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August 13, 2003

In Defense of DARPA

Joi Ito points to the resignation letter of Pointdexter, who headed the Total Information Awareness Office of DARPA. DARPA suddenly has become a household name, after the FutureMap publicity disaster. FutureMap was a research prototype to investigate the use of market driven techniques in the evaluation of Middle-East intelligence reports.

DARPA, the Defense Advanced Research Projects Agency, suddenly has become the target of politicians and the news media. DARPA was only known to a part of the bigger public as the agency that funded the birth the TCP/IP/DNS protocol suite, but in general there aren't many outside the commercial and academic research labs that can really grasp the scope of DARPA's activities. Charles Cooper recently came to the rescue of TIA/DARPA with a CNet article.

I not sure whether everyone really realizes the impact DARPA has had on computing as we know it. Not just network protocols and networking applications, but for example a signifcant portion of operating systems research and development was funded by DARPA. Unix BSD was developed with significant DARPA funding, as was the development of the Mach operating system, basically resulting in that without DARPA there would be no MacOs X, or any of the *BSD variants. Real-time Linux wouldn't be what it is today without DARPA funding. DARPA has been the incubator for hardware development as well as lots of Middleware technology. Fault-tolerant computing as we know it wouldn't exists if it wasn't for the funding DARPA provided. Same goes for a lot of security and intrusion tolerance work.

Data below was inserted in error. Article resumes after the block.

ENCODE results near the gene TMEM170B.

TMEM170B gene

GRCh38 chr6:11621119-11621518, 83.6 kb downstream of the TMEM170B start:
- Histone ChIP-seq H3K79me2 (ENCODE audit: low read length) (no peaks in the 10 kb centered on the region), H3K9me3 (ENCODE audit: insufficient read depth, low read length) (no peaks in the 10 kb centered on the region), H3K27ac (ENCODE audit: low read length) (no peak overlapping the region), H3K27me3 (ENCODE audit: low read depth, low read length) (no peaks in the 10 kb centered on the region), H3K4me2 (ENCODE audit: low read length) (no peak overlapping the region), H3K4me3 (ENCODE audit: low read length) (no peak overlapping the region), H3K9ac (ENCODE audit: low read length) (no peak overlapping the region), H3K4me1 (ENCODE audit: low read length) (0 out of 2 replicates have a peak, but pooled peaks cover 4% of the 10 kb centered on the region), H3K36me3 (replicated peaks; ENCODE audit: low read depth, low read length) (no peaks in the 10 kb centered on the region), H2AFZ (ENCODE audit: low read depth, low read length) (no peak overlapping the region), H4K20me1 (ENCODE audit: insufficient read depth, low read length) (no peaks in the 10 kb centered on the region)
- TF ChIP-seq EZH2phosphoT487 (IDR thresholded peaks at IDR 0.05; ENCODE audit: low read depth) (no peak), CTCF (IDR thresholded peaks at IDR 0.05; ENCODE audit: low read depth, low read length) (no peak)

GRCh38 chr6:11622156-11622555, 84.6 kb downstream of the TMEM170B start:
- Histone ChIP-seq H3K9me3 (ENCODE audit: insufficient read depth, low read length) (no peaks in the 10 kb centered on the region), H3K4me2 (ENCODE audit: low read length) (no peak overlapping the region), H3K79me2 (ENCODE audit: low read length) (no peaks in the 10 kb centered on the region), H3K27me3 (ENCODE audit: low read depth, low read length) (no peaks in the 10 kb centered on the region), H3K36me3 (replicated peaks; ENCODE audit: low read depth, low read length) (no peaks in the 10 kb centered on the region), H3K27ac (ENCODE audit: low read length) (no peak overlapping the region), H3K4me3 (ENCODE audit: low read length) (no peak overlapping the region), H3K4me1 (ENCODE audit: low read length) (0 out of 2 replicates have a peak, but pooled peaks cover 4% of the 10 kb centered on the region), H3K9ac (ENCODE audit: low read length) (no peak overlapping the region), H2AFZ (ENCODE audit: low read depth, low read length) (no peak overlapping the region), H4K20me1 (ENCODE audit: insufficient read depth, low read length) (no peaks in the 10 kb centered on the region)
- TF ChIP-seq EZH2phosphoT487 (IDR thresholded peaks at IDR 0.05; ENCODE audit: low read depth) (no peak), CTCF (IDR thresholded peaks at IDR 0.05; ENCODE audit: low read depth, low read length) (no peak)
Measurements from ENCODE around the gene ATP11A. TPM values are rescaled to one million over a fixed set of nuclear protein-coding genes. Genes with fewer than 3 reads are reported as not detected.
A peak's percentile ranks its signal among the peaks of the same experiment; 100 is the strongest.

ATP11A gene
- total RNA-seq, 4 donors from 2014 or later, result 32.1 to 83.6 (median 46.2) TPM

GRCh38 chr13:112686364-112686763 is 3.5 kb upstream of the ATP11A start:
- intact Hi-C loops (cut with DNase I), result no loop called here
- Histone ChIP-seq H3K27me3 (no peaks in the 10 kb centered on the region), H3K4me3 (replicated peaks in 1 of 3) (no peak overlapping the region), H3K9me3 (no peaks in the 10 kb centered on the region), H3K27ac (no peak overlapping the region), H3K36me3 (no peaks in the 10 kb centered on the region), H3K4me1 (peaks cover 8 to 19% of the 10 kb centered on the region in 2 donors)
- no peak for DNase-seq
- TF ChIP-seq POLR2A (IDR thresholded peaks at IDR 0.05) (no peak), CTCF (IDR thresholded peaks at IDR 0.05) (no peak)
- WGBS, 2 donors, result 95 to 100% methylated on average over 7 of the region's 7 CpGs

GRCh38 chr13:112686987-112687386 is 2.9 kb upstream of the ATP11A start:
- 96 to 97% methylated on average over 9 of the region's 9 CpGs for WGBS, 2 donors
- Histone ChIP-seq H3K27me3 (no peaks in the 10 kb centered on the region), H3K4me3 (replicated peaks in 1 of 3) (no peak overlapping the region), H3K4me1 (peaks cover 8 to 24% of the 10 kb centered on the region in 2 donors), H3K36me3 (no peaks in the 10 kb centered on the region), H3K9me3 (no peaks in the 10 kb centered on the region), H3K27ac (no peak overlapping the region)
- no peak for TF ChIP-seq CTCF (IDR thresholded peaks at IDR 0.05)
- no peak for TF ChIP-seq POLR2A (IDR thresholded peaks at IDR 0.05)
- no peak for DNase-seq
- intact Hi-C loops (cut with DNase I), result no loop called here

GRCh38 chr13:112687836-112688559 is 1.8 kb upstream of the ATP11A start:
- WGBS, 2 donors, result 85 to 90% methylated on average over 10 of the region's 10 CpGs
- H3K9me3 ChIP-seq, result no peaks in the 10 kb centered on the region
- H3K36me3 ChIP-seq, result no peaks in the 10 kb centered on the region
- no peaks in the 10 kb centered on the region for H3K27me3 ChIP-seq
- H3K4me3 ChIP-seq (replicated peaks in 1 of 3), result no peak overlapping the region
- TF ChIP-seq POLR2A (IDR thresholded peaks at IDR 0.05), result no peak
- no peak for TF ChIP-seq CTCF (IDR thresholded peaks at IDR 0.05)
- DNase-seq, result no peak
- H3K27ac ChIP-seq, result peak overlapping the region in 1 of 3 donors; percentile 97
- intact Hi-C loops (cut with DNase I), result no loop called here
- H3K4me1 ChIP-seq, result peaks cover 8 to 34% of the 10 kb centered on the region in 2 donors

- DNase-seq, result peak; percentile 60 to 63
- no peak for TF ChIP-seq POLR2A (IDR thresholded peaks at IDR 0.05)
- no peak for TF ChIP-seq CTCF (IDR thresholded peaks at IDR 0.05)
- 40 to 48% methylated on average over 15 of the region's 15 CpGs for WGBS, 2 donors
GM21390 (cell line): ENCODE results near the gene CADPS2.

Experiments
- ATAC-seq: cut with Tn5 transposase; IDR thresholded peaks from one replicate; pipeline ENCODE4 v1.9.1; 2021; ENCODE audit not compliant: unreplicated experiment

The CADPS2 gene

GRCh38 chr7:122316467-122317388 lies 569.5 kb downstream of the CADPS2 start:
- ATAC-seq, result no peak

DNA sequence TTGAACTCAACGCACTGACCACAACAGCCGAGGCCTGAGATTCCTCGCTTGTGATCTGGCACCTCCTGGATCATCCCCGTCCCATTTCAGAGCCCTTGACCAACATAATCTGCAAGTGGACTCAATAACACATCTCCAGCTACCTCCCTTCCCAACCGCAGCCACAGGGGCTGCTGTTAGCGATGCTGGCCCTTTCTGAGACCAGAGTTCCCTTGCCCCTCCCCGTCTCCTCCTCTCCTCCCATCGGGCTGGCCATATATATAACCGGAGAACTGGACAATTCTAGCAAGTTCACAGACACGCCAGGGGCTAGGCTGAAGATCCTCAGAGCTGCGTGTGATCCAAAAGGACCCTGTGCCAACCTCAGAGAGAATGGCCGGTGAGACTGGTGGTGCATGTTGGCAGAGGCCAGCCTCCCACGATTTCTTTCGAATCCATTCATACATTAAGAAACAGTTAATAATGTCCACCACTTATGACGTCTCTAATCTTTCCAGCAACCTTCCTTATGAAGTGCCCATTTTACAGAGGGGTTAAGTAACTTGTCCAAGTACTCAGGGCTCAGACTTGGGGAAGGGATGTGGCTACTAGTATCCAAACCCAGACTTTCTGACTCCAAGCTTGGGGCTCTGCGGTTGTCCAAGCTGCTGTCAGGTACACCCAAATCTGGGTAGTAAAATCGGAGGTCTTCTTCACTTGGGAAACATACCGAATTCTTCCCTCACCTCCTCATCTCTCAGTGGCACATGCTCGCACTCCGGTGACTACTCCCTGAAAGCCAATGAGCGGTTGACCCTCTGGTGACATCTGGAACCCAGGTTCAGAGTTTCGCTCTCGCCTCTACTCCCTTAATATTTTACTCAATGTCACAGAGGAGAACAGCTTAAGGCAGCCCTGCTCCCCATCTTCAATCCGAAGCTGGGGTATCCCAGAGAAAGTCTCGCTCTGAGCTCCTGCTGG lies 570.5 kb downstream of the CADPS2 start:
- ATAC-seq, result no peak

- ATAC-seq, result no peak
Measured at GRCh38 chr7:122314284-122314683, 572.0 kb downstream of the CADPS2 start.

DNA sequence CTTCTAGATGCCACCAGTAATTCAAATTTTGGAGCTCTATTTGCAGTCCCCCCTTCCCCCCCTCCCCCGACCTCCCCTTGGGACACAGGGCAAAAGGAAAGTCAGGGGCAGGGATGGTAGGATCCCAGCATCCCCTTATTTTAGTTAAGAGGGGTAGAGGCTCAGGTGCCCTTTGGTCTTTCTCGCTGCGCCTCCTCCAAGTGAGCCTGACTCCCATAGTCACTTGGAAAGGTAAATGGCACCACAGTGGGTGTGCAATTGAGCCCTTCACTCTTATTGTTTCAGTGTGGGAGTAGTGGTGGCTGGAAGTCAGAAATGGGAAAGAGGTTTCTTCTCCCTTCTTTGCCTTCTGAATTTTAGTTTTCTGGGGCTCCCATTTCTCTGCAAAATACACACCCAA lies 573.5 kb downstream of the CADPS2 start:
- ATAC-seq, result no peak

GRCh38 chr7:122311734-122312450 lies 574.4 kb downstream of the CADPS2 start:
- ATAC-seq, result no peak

DARPAs choice for projects to fund has always been driven by the high-risk - high-payoff paradigm. They really were always looking for research that pushed the envelop significantly, and as such quite a bit of research failed, or didn't reach a larger deployment. But the systems that did pay-off did so in a big way, and many of systems have been the basis of a successful software and hardware companies. Market driven research as to be used in FutureMap is an example of far-out research, and it should be evaluated in that context.

It is not that DARPA should be kept free from criticism, many actually feel that DARPA should go back to taking more risks in the research projects, and shed some of its current bureaucratic nature. The appointment (and resignation) of Pointdexter was an example of a growing impact of politics on the nature of research.

Posted by Werner Vogels at August 13, 2003 10:14 PM


The author of the CNet article is Charles Cooper, not Alan Cooper.

Posted by: Anonymous on August 27, 2003 02:35 AM